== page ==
Oh, for a world of easy answers. We'd all like to see China boost the value of its currency because that would help U.S. exports, right? Well, yes - but what about all those unintended consequences?
Start with the fact that China won't do anything just because the U.S. tells it to. Who's holding most of the cards in this relationship, anyway? China has been financing our budget deficit for years now, and has stockpiled huge reserves of dollars. Moreover, it's the favorite place for American manufacturers in search of cheap labor, at least for now. So why should China take steps that would theoretically bolster markets for U.S. goods while making its own products less competitive?
Few would disagree that China has been artificially manipulating the yuan to keep it weak against the dollar. Granted, it let the currency appreciate by around 21 percent over a three-year period, but it has kept the yuan in the neighborhood of more than 6.8 to the dollar since July 2008. U.S. legislators have threatened to take punitive action, in the form of a bill that would allow for the imposition of duties in response to the yuan's continued under-valuation. The Obama Administration, especially Treasury Secretary Timothy Geithner, has spoken out on the issue, although in less combative terms. (It's more apt to make the argument that an abnormally weak yuan hurts other emerging market economies even more than it does the U.S.) And the International Monetary Fund recently urged China to let the yuan appreciate, to cool an expected growth rate of 10 percent this year.
With rampant growth comes inflation, and that's the reason why China will finally relax its grip on the yuan just a bit. The nation has done a fairly good job of controlling inflation during its dizzying expansion of recent years (again, let's give a big thanks to our U.S. manufacturers for that windfall), but it's looking at a rate of better than 5 percent by year's end, according to some experts.
The prospect of higher inflation will put China's central bank at loggerheads with the ministries in charge of promoting exports. The former is likely to prevail to at least some degree, without any help from the outside world. So doesn't that solve the problem, from the standpoint of U.S. interests?
It depends on who those interests are. Certainly, U.S. exporters will benefit, although not necessarily in the form of increased access to China's domestic markets. The more likely scenario is that American products will do a slightly better job of competing against Chinese goods elsewhere in the world. (So, of course, will products made in the European Union and other countries.)
U.S. importers will be less happy. A cheaper yuan relative to the dollar "means increased costs for companies importing from China, plus rising prices for consumers," says Josh Green, chief executive officer of Panjiva, a specialist in procurement and strategic sourcing. Let's be realistic: there are massive amounts of product flowing into the U.S. from China, and higher costs in that area will have a much greater impact on the American economy than a marginally better edge for U.S. exports in world markets. That $39.7bn U.S. trade deficit for February 2010 tells the story about where the action in this economy really is.
Green says American interests are getting steamed up about the wrong thing. What they should be fighting for is access to China's own markets through fairer trading policies, and the way to do that isn't by squabbling over the yuan. "Currency," he says, "is a little bit of a sideshow." In fact, putting pressure on China in that area could lead to trade disputes that limit access even more. That's essentially the argument made by the Retail Industry Leaders Association, which recently issued a statement supporting international efforts "to encourage broader financial sector reforms that will enable China to accelerate its removal of capital controls and allow market forces to fully determine the value of its currency."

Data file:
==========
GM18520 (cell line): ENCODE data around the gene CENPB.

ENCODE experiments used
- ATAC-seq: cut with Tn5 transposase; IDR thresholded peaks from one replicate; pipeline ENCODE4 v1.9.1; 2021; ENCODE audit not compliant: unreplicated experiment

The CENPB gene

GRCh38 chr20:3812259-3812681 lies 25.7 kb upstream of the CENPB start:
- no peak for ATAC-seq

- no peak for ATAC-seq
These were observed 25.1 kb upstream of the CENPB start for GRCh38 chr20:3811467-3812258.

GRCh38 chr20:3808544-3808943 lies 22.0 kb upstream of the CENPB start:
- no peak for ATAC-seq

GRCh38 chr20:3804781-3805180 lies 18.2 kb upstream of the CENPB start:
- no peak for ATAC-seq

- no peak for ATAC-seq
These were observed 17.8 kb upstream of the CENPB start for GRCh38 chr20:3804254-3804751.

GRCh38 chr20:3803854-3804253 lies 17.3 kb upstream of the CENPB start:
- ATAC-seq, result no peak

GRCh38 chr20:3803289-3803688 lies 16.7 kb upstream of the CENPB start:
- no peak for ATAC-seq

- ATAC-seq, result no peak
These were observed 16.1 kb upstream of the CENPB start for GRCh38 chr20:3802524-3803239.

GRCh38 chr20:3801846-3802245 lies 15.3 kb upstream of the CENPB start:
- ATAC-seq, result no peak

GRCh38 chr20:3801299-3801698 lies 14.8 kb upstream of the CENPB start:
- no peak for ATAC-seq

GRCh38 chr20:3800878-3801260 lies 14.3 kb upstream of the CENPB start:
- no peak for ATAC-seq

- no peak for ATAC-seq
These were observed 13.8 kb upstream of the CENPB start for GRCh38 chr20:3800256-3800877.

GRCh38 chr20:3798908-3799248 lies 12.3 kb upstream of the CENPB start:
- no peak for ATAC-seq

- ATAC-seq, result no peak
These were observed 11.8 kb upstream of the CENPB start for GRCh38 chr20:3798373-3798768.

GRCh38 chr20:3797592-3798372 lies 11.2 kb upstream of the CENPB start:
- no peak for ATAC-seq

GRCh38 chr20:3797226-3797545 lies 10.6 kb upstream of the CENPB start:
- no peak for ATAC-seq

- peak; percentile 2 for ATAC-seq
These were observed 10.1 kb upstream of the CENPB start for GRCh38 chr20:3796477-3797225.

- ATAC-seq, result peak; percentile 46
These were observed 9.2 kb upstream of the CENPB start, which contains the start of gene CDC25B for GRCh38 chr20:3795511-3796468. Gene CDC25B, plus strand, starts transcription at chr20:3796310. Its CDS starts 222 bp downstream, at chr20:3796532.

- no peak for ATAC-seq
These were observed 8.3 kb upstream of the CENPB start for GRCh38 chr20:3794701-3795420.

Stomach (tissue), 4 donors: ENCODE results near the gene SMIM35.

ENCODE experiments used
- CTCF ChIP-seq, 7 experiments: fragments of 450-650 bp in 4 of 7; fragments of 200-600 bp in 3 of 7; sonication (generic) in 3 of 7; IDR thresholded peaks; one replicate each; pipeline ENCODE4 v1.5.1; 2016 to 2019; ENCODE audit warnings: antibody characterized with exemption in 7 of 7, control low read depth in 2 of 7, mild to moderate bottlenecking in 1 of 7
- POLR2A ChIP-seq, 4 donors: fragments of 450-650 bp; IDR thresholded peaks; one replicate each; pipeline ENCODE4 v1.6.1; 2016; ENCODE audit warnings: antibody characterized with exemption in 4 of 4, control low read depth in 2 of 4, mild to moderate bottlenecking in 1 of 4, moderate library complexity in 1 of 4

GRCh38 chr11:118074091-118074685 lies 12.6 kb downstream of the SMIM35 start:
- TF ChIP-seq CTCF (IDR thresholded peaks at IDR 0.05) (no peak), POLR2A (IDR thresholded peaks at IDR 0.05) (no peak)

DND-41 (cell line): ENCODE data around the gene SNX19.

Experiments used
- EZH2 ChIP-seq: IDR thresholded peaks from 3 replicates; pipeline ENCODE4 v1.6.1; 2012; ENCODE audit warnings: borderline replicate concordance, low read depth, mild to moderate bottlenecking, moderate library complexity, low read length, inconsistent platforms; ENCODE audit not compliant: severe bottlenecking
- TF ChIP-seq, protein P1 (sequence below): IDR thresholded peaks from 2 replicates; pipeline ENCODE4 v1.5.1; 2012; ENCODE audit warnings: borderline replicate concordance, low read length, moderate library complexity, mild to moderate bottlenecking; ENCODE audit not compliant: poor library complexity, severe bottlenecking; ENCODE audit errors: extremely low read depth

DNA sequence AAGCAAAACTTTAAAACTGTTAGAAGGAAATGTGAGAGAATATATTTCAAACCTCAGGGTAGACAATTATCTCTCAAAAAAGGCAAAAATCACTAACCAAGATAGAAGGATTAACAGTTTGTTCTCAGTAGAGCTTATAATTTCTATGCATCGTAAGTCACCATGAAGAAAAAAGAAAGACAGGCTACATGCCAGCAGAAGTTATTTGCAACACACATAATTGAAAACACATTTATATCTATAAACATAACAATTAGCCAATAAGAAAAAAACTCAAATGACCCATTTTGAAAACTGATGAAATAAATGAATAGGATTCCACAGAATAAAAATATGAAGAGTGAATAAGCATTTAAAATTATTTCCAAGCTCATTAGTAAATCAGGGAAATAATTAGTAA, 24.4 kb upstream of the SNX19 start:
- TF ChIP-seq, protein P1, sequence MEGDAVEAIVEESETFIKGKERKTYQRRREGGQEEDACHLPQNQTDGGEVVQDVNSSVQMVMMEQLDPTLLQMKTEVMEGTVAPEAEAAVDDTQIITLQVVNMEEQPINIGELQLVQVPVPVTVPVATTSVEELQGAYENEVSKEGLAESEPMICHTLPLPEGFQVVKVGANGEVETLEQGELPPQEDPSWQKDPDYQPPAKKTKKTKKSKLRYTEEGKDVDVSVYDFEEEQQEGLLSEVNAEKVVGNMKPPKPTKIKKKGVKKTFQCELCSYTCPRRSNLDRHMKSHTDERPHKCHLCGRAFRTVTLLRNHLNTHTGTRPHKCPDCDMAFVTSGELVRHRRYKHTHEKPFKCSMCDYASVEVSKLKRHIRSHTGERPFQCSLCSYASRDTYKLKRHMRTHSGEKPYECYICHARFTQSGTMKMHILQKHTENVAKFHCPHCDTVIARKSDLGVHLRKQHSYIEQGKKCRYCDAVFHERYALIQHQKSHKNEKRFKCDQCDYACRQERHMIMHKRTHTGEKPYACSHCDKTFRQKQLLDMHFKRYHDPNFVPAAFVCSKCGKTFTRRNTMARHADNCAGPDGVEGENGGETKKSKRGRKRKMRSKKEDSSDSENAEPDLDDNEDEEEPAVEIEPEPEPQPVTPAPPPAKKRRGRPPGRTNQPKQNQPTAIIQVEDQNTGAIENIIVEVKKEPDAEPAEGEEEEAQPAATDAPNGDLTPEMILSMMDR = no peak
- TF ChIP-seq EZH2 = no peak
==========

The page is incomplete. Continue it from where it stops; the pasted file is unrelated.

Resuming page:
Green has some practical advice for U.S. companies looking to minimize the impact of the yuan's inevitable re-valuation. One crucial step "is to really dig in and understand as much as you can about the health of your Chinese suppliers." Be aware of how those contracts are structured, and how they might be threatened by currency shifts. A lot of suppliers are going to get hurt by the change, he says. Are they yours?
Step two is to lock in prices in dollars to the greatest extent possible. But don't go overboard; Chinese suppliers know that currency changes are coming and might resist attempts by their U.S. customers to place them at increased risk. Call this one a delicate balancing act.
Finally, U.S. manufacturers need to think about diversifying their sourcing, if they haven't already. Many companies are becoming deeply concerned about rising labor costs in China, as well as the risks that come with longer supply lines. They're looking to relocate at least a portion of their offshore manufacturing, perhaps to Mexico or elsewhere in Latin America. (Some are even talking about producing in the U.S., but don't get too excited about that trend. A big migration of manufacturing back to American soil is highly unlikely, to say the least.)
Even with a cheaper yuan, China will remain an attractive place for offshore production for years to come. But nothing lasts forever - despite all those experts who never seem to see the bubble forming - and companies need to give serious thought to their alternatives. For those who stopped thinking strategically when the recession hit, it's time to get out of survival mode. "There's no shame in that," says Green, "but now that we're starting to see movement in China's policies, you're really setting yourselves up for trouble if you don't address it."
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